The Ghana Standards Authority (GSA) is hosting an ECOWAS Commission (EC) standard harmonisation workshop, which aims at reviewing and finalising critical draft standards that would promote sustainable economic development in the sub-region.
Dubbed: “The ECOWAS Standards Harmonisation Model (ECOSHAM) Technical Management Committee meeting,” being attended by various heads of national standardisation bodies within the ECOWAS, the meeting would examine the harmonisation work performed by national experts in the chemical product sector, building and construction sector and in the tourism services within participating countries.
The five-day meeting is being attended by experts from Ghana, Nigeria, Benin, Senegal, Cote d’Ivoire, Burkina Faso, Liberia, The Gambia, Sierra Leone, Niger, Mali, Togo, and Guinea.
Professor Alex Dodoo, the Executive Director of GSA, said the Technical Committee which had been in place since 2013 had manage to harmonise 20 standards already and now the focus was on 30 other standards that were going to be reviewed with the ultimate goal of improving trade among member states.
He said the meeting was to help ensure that Standards in the sub-region were compatible with international standards through trading within the states and with the world.
Prof Dodoo said countries needed to ensure that the efforts being made impact on the consumer, and also felt its usefulness.
He appealed to ministers in the sub-region to ensure that the standards were approved and applied to promote trade in the countries.
He said the way to wage war on poverty and elevate the standards of the people through trade was by removing any barriers in trading.
“Our job is to sit with industry to ensure that consumers should get goods which are of good quality, products, which are affordable and which they would have confidence in.
“To do that we agree on standards and once we do that it is up to us the technical people and the industry to deliver to our people. We have no excuse,” he noted.
Prof Dodoo said standards on agriculture, basic industries involving pharmaceuticals, building materials, and renewable energy were going to be discussed and elevated and that the 30 news standards would be agreed upon to be adopted by various heads of state through the Ministers of Trade and Industries.
Mr Lawson Hechelli Mensan, Director of Industry at the EC, said national standard bodies within the member states decided to team up to embark on the harmonisation programme that aimed at supporting the ECOWAS common Market in construction, facilitating trade within the region and at the global level as well as ensuring consumer safety and protection in the region.
He said from 2013 to 2016, about 50 Standards had been harmonised in the region through the technical Committees on Agricultural products, Food products and Electro-technical materials.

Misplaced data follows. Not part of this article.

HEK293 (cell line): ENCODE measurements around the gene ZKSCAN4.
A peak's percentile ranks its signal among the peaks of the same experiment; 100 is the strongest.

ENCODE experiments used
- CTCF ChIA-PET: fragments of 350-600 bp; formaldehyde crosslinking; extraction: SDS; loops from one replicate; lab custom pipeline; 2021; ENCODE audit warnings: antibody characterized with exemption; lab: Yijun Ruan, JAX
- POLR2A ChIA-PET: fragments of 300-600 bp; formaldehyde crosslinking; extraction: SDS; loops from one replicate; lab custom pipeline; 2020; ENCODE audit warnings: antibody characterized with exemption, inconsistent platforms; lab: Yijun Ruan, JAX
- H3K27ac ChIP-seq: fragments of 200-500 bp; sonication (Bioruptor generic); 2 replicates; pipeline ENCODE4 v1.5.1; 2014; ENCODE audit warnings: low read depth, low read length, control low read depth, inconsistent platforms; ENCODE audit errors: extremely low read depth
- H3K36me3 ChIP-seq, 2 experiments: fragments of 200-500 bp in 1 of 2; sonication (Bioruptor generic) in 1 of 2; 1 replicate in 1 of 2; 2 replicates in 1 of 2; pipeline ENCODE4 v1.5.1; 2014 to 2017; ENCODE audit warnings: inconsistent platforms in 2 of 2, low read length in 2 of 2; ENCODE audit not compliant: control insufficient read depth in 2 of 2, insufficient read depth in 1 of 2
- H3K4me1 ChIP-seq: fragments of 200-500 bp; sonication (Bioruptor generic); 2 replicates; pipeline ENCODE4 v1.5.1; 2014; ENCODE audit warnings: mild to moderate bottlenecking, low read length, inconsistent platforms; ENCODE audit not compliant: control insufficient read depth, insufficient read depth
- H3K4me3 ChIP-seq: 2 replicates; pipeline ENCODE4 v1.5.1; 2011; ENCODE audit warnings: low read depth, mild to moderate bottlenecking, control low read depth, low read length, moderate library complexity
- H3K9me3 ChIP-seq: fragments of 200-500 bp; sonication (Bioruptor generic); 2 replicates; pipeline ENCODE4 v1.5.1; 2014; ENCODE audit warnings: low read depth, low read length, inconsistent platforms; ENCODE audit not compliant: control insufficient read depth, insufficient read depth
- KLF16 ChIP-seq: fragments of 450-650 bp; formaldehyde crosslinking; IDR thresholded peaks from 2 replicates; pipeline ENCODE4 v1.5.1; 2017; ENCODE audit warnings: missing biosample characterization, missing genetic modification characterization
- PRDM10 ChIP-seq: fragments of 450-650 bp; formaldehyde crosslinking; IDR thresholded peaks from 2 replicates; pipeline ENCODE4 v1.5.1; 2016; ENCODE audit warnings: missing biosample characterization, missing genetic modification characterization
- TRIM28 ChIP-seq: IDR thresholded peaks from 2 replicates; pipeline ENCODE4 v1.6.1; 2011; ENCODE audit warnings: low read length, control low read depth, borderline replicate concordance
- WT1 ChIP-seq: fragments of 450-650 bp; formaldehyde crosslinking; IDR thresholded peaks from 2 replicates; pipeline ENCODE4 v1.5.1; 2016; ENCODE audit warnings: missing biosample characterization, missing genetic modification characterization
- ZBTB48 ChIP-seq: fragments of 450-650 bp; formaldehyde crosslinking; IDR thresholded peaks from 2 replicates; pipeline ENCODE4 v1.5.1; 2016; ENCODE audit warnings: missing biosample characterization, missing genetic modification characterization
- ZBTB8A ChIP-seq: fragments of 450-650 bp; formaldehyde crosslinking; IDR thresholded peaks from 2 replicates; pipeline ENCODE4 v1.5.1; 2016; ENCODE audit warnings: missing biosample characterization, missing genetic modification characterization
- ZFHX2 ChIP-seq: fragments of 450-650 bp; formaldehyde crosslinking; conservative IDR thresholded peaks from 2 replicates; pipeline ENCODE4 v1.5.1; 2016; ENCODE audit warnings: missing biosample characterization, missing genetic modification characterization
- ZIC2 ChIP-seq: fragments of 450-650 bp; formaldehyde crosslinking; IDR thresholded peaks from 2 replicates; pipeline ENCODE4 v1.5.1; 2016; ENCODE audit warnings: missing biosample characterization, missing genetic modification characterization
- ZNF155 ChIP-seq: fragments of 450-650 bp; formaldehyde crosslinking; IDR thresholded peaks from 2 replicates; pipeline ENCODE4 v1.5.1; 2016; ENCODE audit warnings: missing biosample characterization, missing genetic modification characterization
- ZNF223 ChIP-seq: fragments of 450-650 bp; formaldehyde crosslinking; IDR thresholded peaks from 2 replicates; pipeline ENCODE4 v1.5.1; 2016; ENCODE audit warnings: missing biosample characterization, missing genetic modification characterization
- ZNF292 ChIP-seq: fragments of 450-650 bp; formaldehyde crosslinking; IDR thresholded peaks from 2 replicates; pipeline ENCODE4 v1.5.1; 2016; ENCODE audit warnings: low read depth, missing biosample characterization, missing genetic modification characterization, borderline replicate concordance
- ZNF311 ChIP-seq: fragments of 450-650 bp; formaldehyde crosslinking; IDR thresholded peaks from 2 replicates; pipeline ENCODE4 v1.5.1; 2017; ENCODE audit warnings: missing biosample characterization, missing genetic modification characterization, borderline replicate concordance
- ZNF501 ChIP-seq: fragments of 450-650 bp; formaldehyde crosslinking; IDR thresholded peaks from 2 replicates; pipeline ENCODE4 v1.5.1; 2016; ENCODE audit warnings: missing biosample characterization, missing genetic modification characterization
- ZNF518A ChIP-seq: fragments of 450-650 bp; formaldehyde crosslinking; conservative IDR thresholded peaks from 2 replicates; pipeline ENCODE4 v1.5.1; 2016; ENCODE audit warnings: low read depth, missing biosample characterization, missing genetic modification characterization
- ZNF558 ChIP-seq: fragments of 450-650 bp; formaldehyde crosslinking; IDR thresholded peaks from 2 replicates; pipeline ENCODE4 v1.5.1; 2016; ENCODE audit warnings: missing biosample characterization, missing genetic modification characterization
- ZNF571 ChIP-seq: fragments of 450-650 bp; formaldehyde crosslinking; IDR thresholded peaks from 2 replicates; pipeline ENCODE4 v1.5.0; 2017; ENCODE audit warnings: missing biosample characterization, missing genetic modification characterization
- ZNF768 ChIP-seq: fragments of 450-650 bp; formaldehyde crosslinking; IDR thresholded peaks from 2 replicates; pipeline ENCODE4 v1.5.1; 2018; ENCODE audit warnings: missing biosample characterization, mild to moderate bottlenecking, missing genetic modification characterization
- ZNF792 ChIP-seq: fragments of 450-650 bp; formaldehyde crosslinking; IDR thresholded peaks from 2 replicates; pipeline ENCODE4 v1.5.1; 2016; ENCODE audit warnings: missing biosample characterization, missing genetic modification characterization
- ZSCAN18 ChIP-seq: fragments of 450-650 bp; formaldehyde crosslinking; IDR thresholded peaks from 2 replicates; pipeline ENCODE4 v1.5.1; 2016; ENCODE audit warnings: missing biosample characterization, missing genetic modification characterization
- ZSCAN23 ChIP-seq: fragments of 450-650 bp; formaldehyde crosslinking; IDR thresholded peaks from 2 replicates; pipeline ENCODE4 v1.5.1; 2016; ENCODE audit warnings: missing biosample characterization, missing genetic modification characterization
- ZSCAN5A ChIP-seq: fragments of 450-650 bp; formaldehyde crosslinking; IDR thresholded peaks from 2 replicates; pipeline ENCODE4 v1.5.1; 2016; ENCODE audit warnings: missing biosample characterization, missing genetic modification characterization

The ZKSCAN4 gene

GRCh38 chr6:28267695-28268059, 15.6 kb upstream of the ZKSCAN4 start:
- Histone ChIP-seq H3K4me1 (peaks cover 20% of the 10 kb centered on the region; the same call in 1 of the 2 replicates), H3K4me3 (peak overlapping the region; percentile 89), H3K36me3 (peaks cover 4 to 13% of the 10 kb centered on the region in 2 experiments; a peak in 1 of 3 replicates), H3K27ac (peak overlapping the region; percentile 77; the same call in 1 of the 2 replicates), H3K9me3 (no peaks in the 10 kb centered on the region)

These standards also known as “ECOSTANDS” now supersede any existing national standard on the same product/service, hence removing possible technical barrier to trade.
He explained that once the standards being considered at the ECOSHAM were reviewed the drafts ECOSTANDs would be submitted to the next Meeting of the Ministers in charge of Quality in ECOWAS for validation.
Mr Mensan said the standards being harmonised at the meeting would also help build the foundation of regional technical regulations that would ensure the same level of protection of respective markets and populations to benefit regional economy.
He said as the year was being celebrated as African Year of Quality as instructed by the African Union, the onus laid on members in West Africa to maintain the efforts at embracing and adopting quality as a way of life.
He commended the GSA for the active contribution it had been making through the fruitful contribution of its experts in all the six Technical Harmonization Committees of the ECOSHAM.
He also commended partners including the European Union and UNIDO, the Helen Keller International and USAID, PTB and the German Government, and the Swedish Development Agency for supporting the ECOWAS mission in harmonising standards to meet international standards.
He called upon the private sector and the academia to actively collaborate with national standards bodies, and national quality organisations to operationalise standards in the various countries.
“We are also calling upon our media professionals to be on our side in this noble task of sensitization on Quality Promotion; we recognise their capacity and their strength. We know we can count on them across all of ECOWAS,” he said.
In a speech read on behalf the Minister of Trade and Industry, Mr Alan K. Kyeremanteng said the lack of unique or harmonised standards for similar products caused technical barriers to trade and therefore it was proper to rationalise the regional trading process through the harmonisation of international standards.
“We as a country recognise the important contribution that international standards and conformity assessment systems can make to improving efficiency of production and facilitating international trade,” he said
He, therefore, emphasised the need for the creation of a standardisation infrastructure in Ghana and in the sub-region to improve productivity, market competitiveness and export capability.
The Trade Minister charged the Committee to work in converging international methods for developing and administering standards in the pre-market harmonisation, mutual recognition, equivalency and reference standards in its bid to harmonised standards.